Robert Burns and Frederick Douglass – The Bard’s Legacy

Happy #BurnsNight2019!

My favourite Robert Burns fact is his connection to abolitionist Frederick Douglass, who called him “the man who taught me a man’s a man for a’ that.” I love this part of our history so much I embarrassed myself a little at last year’s Burns’ Supper by running up to Nicola Sturgeon to talk about it.
Robert Burns didn’t live at the same time as Douglass, but his work had travelled to the new United States and his lyrical discussion of freedom and liberty – what it means to be free – inspired people all over a country failing to live up to its founding ideals. Douglass had already chosen his last name based on the work of Sir Walter Scott, which the man he stayed with after becoming free had been reading. But it was Burns he talked of and wrote about. When an American questioned the story he told about his experiences, he wrote:

“If I should meet you now, amid the free hills of old Scotland, where the ancient ‘black Douglass’ once met his foes, I presume I might summon sufficient fortitude to look you full in the face; and were you to attempt to make a slave of me, it is possible you might find me almost as disagreeable a subject, as was the Douglass to whom I have just referred. Of one thing, I am certain – you would see a great change in me!”

He visited Scotland as part of a tour to drum up support for the abolitionist cause – they desperately needed money. While here, he visited Ayr and wrote that it only made him more impressed with Burns now that he understood the ‘times in which he lived.’ In particular, he saw the resonance in Burns’ rejection of the worst parts of his society:

“He became disgusted with the pious frauds, indignant at the bigotry, filled with contempt for the hollow pretensions set up by the shallow-brained aristocracy.”

Of course, he knew that Burns was linked financially to the slave trade, and was in no sense a perfect man. He wrote:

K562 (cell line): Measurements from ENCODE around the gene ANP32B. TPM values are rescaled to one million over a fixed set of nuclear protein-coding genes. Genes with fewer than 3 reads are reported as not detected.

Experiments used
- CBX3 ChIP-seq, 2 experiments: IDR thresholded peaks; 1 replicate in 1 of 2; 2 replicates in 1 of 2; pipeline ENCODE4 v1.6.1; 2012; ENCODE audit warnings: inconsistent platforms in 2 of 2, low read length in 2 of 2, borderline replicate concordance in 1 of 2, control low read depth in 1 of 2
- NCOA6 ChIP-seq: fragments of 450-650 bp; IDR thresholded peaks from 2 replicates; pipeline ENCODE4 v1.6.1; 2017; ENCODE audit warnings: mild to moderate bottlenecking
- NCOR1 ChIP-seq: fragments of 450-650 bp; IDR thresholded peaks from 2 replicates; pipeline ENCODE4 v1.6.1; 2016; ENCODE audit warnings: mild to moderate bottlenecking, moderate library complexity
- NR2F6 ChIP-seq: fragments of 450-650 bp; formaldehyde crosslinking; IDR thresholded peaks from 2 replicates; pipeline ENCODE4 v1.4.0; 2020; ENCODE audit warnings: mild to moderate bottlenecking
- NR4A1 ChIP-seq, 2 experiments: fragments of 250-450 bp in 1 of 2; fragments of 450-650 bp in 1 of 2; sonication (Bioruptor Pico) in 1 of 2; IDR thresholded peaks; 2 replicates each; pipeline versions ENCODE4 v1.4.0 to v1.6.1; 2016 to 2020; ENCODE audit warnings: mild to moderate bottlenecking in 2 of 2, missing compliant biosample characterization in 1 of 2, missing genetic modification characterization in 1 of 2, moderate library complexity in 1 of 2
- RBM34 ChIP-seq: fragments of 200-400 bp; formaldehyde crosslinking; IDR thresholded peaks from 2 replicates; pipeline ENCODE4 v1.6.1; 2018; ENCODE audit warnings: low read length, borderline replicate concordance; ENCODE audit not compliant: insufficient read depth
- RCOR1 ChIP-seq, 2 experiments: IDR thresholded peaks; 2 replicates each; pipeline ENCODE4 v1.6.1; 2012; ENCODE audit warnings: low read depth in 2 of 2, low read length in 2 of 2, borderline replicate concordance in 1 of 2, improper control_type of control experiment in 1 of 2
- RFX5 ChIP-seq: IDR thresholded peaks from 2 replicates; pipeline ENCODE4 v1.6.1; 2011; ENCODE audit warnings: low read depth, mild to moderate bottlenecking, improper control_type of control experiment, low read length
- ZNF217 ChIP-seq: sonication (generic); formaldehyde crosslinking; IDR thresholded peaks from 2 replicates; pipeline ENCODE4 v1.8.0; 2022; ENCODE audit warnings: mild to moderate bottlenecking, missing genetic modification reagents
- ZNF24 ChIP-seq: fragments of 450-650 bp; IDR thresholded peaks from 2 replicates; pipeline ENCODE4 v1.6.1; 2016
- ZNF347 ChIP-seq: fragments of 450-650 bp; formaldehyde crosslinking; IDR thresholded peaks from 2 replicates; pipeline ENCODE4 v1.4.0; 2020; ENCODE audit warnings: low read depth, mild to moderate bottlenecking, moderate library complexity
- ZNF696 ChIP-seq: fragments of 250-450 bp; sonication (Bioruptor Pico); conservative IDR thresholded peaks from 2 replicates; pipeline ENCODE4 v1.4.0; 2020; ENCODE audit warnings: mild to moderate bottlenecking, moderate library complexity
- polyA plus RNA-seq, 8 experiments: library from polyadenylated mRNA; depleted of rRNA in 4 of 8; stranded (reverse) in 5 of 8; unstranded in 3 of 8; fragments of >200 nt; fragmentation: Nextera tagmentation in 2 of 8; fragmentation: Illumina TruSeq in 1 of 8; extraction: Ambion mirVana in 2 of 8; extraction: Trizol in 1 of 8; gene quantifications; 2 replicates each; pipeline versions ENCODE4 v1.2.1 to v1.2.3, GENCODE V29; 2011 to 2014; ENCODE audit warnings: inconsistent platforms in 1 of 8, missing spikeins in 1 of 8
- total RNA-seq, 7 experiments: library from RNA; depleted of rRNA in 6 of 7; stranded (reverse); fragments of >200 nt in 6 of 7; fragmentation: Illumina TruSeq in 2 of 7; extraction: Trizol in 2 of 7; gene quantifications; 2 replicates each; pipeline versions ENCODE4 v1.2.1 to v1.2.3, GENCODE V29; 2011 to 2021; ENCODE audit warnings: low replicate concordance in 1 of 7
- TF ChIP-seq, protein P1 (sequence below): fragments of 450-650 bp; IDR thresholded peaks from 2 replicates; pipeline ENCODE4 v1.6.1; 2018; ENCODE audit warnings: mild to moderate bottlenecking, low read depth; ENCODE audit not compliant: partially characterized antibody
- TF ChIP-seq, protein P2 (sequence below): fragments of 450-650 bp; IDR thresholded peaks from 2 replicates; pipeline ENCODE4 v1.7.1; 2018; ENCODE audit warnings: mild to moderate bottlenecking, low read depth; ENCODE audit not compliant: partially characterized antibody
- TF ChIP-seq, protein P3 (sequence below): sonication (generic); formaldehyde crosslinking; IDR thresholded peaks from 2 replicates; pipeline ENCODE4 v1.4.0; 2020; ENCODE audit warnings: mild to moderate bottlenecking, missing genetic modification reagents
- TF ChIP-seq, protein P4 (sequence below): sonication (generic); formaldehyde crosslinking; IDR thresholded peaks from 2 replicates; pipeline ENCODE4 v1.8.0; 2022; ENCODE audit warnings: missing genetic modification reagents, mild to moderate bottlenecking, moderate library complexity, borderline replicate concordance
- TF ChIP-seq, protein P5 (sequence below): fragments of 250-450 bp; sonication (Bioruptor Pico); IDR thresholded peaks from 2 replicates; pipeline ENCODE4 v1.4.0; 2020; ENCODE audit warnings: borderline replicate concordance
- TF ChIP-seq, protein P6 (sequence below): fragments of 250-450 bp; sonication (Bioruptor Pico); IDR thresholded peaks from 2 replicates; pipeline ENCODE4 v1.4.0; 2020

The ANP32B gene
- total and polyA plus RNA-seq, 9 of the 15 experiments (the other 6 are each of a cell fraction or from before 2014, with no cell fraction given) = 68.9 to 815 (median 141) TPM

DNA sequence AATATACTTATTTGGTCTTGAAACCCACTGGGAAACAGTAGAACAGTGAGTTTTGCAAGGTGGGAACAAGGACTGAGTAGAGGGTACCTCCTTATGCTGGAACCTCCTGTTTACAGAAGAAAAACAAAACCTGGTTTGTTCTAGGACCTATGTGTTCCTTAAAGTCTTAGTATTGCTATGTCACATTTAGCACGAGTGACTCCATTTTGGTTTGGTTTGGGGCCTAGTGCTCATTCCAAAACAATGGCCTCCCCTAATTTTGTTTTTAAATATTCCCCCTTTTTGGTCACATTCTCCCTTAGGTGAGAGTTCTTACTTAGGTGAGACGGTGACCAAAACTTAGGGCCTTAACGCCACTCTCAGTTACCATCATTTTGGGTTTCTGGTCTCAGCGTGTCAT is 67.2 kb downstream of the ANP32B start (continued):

“The elements of character which urge him on are in us all, and influencing our conduct every day of our lives. We may pity him, but we can’t despise him. We may condemn his faults, but only as we condemn our own. His very weakness was an index of his strength. Full of faults of a grievous nature, yet far more faultless than many who have come down to us in the pages of history as saints.”

While in Scotland, he found that

“In none of these various conveyances, or in any class of society, have I found any curled lip of scorn, or an expression that I could torture into a word of disrespect of me on account of my complexion; not once…”.

Writing from Dundee:
“Almost every hill, river, mountain and lake… has been made classic by the heroic deeds of her noble sons. Scarcely a stream but has been poured into song, or a hill that is not associated with some fierce and bloody conflict between liberty and slavery.”
He knew the power of symbolism, and how to use popular culture to resonate with people. But you can still find a copy of Robert Burns’ poetry in the museum to him, which he passed on to his son.
After returning to the US, Douglass was invited to speak at a Burns Supper, where he said:
“I repeat again, that though I am not a Scotchman, and have a colored skin, I am proud to be among you this evening. And if any think me out of my place on this occasion (pointing at the picture of Burns), I beg that the blame may be laid at the door of him who taught me that ‘a man’s a man for a’ that.’”
Robert Burns was a deeply flawed, brilliant man. His words have reached the furthest corners of our world, and still offer us lessons today. We should not whitewash his history just because we like him, but we can learn from Douglass’ approach.
Some further reading: 

An excellent piece by Robert Somynne.

A piece by Alasdair Pettinger, who also has a new book with much more information about Douglass and Burns.
A piece by Laurence Fenton who also has a book on Douglass’ time in Britain.
A piece on the BBC which discusses Lincoln as well, about Burns and the end of slavery.
An excellent, comprehensive collection of papers on Burns’ financial links to slavery, edited by Frank R Shaw.
And the Strike For Freedom! exhibition which is on at the National Library of Scotland until the 16th of February, 2019. A detailed look at the exhibits can be found in this piece from Ordinary Philosophy.

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